One of the things I've noticed as my French has deteriorated is just how much is automated. I'm losing words for things I don't talk about, and my use of the elevated language I needed for grad school papers is rusty, but for everyday conversation, the words come as readily as ever. And the muttering bits, fussing about the whatchamacallit and other such elements - the stuff of chatter - are still there. These I still use.

When we think of our strength in our native language, we may forget about this "muscle memory" bit. And so when we learn that you only need a couple thousand words for decent conversation in most languages, we think, "Hey, a couple thousand words and I'm ready to go..." But our real strength in our native language is that we've used those words in similar relation to one another so many times. So if you truly want to speak a language, study away, of course. You're going to need to know a lot to make it happen. But be aware that it's when you stop knowing and start doing and living that you really start speaking. So make sure that your routine, be it with Anki, with texts or whatever, has a strong component for using the language, not just "knowing" it.

Friday, March 19, 2010

Who's in charge of Your language learning?

Doviende at Language Fixation has a very nice post on one of the hardest parts of language learning: Actually doing something! As he says, we have choices in life, and the choices we make have a real impact on where we end up. For example, what if we choose to daydream about speaking languages more than we study?
I could say “I want to learn Swedish” every day for a year, but if I don’t actually take any actions towards that, then I’m not learning Swedish. And really, how much did I really want to learn Swedish if I never did anything about it? In the words of a friend, maybe it means I just “wanted to want to learn Swedish”. Can you even want to want to do something? I’m not even sure any more.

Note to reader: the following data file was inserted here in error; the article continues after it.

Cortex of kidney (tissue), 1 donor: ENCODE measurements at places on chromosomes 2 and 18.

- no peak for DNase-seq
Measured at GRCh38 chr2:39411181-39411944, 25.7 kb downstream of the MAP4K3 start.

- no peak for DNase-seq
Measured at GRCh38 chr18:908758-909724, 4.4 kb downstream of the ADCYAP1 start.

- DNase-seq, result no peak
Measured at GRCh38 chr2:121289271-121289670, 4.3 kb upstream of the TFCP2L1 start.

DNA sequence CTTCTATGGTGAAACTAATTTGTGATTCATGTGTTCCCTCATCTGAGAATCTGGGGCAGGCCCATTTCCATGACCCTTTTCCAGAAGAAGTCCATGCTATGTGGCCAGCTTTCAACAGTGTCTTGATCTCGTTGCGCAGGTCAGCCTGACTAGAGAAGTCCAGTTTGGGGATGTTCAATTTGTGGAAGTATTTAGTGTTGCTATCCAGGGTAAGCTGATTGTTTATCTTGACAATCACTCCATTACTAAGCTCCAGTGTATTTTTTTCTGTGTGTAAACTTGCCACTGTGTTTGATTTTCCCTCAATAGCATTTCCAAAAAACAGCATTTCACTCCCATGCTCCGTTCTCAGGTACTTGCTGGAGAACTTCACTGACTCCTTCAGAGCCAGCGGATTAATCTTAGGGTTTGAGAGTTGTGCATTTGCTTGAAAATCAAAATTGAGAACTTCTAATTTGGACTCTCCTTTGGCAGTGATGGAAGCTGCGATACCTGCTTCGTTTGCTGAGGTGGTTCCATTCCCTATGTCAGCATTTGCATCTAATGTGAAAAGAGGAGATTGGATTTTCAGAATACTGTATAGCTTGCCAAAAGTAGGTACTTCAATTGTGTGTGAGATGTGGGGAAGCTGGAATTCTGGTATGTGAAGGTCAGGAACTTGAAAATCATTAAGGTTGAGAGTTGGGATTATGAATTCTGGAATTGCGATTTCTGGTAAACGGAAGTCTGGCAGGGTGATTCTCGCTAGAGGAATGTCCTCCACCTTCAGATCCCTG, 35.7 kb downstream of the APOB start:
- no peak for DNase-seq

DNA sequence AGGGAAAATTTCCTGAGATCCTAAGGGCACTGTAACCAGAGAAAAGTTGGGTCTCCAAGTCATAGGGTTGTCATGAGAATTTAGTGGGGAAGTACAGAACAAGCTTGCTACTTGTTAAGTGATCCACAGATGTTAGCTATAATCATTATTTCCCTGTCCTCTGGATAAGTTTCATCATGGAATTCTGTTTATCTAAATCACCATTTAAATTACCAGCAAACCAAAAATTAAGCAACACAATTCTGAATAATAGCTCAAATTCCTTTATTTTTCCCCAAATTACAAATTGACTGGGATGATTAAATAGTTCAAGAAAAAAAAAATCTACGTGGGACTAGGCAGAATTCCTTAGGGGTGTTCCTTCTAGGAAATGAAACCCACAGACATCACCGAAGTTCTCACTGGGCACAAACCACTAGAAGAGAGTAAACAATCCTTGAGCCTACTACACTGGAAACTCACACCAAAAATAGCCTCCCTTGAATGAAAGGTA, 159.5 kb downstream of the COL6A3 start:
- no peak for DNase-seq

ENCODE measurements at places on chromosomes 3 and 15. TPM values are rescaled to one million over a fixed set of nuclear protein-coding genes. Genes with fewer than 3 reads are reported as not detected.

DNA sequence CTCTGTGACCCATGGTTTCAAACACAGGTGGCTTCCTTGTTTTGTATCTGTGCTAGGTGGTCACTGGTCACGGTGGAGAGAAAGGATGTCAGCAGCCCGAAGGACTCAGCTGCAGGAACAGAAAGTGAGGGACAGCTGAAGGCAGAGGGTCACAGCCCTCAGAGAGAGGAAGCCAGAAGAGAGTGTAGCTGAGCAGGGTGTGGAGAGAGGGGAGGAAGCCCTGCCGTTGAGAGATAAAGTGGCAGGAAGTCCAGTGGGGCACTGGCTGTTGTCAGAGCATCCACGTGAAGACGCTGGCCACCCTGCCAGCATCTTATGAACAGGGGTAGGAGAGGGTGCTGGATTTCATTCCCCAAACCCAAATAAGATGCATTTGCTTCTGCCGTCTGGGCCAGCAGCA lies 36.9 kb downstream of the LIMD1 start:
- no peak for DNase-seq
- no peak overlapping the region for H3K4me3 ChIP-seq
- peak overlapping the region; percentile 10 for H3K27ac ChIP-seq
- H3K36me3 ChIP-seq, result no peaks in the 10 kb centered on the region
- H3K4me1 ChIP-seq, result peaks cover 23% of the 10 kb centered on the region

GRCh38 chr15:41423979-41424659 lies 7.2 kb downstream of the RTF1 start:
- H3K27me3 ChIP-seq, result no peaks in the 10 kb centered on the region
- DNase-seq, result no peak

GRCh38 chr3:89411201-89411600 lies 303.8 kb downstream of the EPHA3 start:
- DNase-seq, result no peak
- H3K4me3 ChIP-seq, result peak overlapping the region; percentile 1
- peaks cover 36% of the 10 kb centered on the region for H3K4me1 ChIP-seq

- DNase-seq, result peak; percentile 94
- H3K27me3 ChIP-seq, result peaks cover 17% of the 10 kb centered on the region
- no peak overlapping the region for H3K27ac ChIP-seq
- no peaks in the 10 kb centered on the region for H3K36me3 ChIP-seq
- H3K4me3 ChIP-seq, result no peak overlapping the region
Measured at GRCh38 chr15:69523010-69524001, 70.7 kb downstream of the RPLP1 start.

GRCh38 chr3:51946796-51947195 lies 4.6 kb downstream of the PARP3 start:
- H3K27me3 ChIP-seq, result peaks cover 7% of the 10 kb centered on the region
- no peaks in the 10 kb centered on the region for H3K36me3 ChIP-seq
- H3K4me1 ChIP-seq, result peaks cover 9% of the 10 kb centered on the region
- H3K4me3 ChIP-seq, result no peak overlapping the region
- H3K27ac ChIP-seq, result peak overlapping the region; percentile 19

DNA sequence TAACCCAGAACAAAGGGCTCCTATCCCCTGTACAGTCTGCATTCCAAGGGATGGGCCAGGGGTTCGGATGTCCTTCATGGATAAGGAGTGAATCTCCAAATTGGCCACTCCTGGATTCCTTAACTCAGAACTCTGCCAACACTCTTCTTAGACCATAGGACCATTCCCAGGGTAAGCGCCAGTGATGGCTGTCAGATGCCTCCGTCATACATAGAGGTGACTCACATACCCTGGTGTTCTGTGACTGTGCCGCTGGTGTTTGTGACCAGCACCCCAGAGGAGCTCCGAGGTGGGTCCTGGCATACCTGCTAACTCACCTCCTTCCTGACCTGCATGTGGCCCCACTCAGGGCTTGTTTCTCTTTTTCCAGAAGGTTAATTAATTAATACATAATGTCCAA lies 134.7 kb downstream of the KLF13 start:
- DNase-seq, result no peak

The answer is, of course. This is really just the flip side of St. Augustine saying, "Lord, give me chastity, but not yet." That is, we haven't reconciled our vision of being a better, fuller person with who we are and the changes we'll have to make.

When we seek to choose a new direction, we run into two sources of conflict: Ourselves and other people. If I were a wry old philosopher in the vein of Montaigne, I'd have a witticism ready about us being our own worst enemies or some such. But really, it's more complicated than that. Your boss wants you to work. Your company thinks it would be great if you networked more (for free, of course). Your friends feel bad that you're not around as much anymore. And lots of people wish you'd stop going on about this language fixation (with apologies) that wasn't specified as part of the package when they first met you. In the end, it's up to you, because you've got to decide what's most important to you and take action accordingly. But we're into another situation where idle chatter of willpower and dedication doesn't cut it. You need strategies to deal with human nature, which has to be massaged because it doesn't really change.